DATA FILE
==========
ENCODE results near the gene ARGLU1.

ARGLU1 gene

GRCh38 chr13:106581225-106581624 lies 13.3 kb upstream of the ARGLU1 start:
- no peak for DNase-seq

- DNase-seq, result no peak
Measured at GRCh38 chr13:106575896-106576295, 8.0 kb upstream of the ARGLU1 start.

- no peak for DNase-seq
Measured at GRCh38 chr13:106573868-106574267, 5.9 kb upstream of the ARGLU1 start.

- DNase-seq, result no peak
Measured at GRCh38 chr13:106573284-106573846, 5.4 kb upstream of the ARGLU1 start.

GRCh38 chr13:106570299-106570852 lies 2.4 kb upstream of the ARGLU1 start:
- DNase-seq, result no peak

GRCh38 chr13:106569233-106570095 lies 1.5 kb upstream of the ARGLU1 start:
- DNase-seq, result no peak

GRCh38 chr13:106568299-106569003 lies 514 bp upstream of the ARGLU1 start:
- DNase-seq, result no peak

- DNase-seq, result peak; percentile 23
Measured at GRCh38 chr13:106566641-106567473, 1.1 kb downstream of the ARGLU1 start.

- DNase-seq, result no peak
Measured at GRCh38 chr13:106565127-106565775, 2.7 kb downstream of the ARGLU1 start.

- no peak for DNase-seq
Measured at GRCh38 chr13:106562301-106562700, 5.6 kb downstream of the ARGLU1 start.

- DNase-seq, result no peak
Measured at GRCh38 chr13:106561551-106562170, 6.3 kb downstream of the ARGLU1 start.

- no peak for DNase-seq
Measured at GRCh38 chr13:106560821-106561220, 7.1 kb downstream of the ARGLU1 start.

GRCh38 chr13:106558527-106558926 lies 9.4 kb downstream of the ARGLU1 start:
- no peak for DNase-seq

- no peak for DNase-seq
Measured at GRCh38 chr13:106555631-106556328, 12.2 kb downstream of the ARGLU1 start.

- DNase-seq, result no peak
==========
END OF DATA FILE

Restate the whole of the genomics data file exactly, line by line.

ENCODE results near the gene ARGLU1.

ARGLU1 gene

GRCh38 chr13:106581225-106581624 lies 13.3 kb upstream of the ARGLU1 start:
- no peak for DNase-seq

- DNase-seq, result no peak
Measured at GRCh38 chr13:106575896-106576295, 8.0 kb upstream of the ARGLU1 start.

- no peak for DNase-seq
Measured at GRCh38 chr13:106573868-106574267, 5.9 kb upstream of the ARGLU1 start.

- DNase-seq, result no peak
Measured at GRCh38 chr13:106573284-106573846, 5.4 kb upstream of the ARGLU1 start.

GRCh38 chr13:106570299-106570852 lies 2.4 kb upstream of the ARGLU1 start:
- DNase-seq, result no peak

GRCh38 chr13:106569233-106570095 lies 1.5 kb upstream of the ARGLU1 start:
- DNase-seq, result no peak

GRCh38 chr13:106568299-106569003 lies 514 bp upstream of the ARGLU1 start:
- DNase-seq, result no peak

- DNase-seq, result peak; percentile 23
Measured at GRCh38 chr13:106566641-106567473, 1.1 kb downstream of the ARGLU1 start.

- DNase-seq, result no peak
Measured at GRCh38 chr13:106565127-106565775, 2.7 kb downstream of the ARGLU1 start.

- no peak for DNase-seq
Measured at GRCh38 chr13:106562301-106562700, 5.6 kb downstream of the ARGLU1 start.

- DNase-seq, result no peak
Measured at GRCh38 chr13:106561551-106562170, 6.3 kb downstream of the ARGLU1 start.

- no peak for DNase-seq
Measured at GRCh38 chr13:106560821-106561220, 7.1 kb downstream of the ARGLU1 start.

GRCh38 chr13:106558527-106558926 lies 9.4 kb downstream of the ARGLU1 start:
- no peak for DNase-seq

- no peak for DNase-seq
Measured at GRCh38 chr13:106555631-106556328, 12.2 kb downstream of the ARGLU1 start.

- DNase-seq, result no peak